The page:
One common stressor is providing either too little or too much water. Excessive temperature changes, and if you use a fertilizer to feed, over- fertilizing can cause blossoms to fall off prematurely, as well. Buds may also fall off if the plant is suffering from an infestation of insects. Thrips, gail midges, as well as a variety of other small insects are common culprits.
Pests That May Visit Your Hibiscus – There are a large number of insects, both large and small that can play havoc with your hibiscus plants. In general, larger insects chew foliage or blossoms, while smaller insects suck juices from the plant.
Larger pests like cabbage loopers, caterpillars, grasshoppers, or the aptly named hibiscus beetle can decimate a plant in short order, so if you notice a severe problem, you’ll want to address the issue in short order. Some of these pests can be hand-picked, but it may be necessary in extreme cases where the destruction is widespread, to take more drastic action and use an insecticide or pesticide to get the problem under control.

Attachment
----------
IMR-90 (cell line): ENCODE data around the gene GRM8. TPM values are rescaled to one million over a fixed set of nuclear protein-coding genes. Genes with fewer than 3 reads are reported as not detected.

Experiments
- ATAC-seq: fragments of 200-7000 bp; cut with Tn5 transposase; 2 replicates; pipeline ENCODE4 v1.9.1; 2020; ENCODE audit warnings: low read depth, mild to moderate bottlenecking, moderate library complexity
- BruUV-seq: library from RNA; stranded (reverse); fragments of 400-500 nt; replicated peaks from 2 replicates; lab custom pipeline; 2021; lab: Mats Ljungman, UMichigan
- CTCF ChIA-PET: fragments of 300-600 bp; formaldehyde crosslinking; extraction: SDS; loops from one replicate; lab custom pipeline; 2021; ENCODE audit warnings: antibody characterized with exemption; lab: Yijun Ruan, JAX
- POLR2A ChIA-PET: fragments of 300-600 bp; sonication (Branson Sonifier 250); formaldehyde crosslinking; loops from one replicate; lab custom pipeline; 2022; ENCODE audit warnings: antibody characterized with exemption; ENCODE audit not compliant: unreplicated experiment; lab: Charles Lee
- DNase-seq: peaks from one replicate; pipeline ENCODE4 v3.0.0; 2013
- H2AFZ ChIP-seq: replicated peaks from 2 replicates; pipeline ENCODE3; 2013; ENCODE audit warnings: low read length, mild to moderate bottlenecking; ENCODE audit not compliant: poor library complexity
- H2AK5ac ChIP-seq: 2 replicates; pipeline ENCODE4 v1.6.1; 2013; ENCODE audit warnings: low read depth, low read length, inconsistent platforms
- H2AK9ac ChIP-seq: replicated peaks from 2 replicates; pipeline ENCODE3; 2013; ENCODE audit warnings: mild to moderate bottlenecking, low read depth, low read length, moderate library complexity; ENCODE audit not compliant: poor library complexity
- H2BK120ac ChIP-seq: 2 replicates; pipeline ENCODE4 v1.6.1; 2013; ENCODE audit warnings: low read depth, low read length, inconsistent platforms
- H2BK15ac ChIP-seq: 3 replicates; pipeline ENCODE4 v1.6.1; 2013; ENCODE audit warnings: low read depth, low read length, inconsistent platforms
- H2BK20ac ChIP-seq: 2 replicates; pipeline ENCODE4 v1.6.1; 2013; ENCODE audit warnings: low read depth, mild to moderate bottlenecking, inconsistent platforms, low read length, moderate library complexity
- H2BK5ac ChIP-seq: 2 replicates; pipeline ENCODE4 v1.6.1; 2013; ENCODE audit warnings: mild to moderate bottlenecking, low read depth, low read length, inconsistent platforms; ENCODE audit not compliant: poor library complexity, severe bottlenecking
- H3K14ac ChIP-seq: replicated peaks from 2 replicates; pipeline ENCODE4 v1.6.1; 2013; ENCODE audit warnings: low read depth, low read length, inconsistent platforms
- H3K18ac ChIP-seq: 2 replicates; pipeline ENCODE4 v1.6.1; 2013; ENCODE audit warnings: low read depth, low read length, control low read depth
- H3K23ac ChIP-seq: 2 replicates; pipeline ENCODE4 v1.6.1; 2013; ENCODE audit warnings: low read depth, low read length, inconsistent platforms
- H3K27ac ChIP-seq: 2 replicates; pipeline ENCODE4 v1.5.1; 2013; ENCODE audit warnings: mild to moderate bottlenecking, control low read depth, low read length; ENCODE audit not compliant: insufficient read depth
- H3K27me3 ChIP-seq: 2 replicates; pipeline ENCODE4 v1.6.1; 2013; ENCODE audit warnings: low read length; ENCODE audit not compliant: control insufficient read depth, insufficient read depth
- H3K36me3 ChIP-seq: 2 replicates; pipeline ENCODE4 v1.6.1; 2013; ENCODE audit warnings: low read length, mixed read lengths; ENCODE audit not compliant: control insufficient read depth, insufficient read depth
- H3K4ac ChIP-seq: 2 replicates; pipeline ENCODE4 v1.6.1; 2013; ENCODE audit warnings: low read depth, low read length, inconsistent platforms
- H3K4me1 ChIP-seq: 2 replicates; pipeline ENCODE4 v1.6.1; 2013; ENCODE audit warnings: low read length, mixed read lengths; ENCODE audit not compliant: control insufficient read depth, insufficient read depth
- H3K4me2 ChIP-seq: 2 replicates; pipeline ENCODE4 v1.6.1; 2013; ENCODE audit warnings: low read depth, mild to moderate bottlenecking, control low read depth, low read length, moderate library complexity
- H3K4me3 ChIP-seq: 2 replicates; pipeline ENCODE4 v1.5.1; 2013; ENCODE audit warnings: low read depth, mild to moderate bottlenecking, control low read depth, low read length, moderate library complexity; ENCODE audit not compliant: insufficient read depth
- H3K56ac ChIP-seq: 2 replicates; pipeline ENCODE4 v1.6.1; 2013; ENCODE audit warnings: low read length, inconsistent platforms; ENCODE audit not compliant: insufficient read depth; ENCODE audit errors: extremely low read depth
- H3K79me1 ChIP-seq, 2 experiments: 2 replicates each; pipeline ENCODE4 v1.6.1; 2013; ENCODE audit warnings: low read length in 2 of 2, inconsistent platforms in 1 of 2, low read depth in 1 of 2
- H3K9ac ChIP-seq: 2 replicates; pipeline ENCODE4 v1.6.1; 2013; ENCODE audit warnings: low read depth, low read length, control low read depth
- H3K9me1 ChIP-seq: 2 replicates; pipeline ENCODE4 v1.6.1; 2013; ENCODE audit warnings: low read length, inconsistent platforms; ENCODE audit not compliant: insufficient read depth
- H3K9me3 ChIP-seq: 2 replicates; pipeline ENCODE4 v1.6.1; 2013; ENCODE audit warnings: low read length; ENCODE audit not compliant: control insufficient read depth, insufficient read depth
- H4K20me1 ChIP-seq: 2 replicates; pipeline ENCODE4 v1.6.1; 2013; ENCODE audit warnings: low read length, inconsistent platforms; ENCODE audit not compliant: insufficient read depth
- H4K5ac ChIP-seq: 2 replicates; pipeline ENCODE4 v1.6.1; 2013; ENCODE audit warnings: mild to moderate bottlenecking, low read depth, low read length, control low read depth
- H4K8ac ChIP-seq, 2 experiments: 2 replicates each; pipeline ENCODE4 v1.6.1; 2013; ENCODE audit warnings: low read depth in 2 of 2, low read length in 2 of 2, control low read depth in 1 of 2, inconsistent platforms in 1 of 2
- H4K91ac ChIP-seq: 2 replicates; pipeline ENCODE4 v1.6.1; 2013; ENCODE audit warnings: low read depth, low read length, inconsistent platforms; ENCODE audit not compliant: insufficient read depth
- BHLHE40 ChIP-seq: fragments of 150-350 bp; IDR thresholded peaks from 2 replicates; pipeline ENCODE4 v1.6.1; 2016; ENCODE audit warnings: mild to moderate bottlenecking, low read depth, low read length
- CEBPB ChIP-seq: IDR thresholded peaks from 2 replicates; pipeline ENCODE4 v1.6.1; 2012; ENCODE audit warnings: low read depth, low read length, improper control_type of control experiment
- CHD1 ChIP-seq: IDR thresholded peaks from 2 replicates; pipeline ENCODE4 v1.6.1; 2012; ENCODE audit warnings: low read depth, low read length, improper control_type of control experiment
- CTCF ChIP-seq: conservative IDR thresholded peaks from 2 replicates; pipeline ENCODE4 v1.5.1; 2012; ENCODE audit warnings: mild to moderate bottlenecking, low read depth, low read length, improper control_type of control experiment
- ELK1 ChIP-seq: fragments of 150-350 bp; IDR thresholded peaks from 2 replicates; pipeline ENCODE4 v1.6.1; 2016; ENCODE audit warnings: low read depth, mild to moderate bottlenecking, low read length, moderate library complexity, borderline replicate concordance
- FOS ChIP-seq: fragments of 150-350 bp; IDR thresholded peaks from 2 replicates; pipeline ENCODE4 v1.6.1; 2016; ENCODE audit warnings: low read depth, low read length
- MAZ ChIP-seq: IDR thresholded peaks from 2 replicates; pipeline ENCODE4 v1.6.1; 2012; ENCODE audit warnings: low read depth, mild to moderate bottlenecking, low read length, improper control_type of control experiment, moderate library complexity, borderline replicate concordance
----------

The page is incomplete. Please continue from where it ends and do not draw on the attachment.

Smaller insects do their damage differently. Thrips are tiny insects which feed on the buds of the hibiscus causing them to drop off before blooming. Gail midges lay their eggs inside buds, causing them to turn yellow and eventually drop off. An organic insecticide, used weekly should alleviate the problem of both thrips and midges. But it will also be helpful to open up fallen buds to check for midge larvae. If you do find them, remove other yellowed buds and dispose of them away from the hibiscus plant.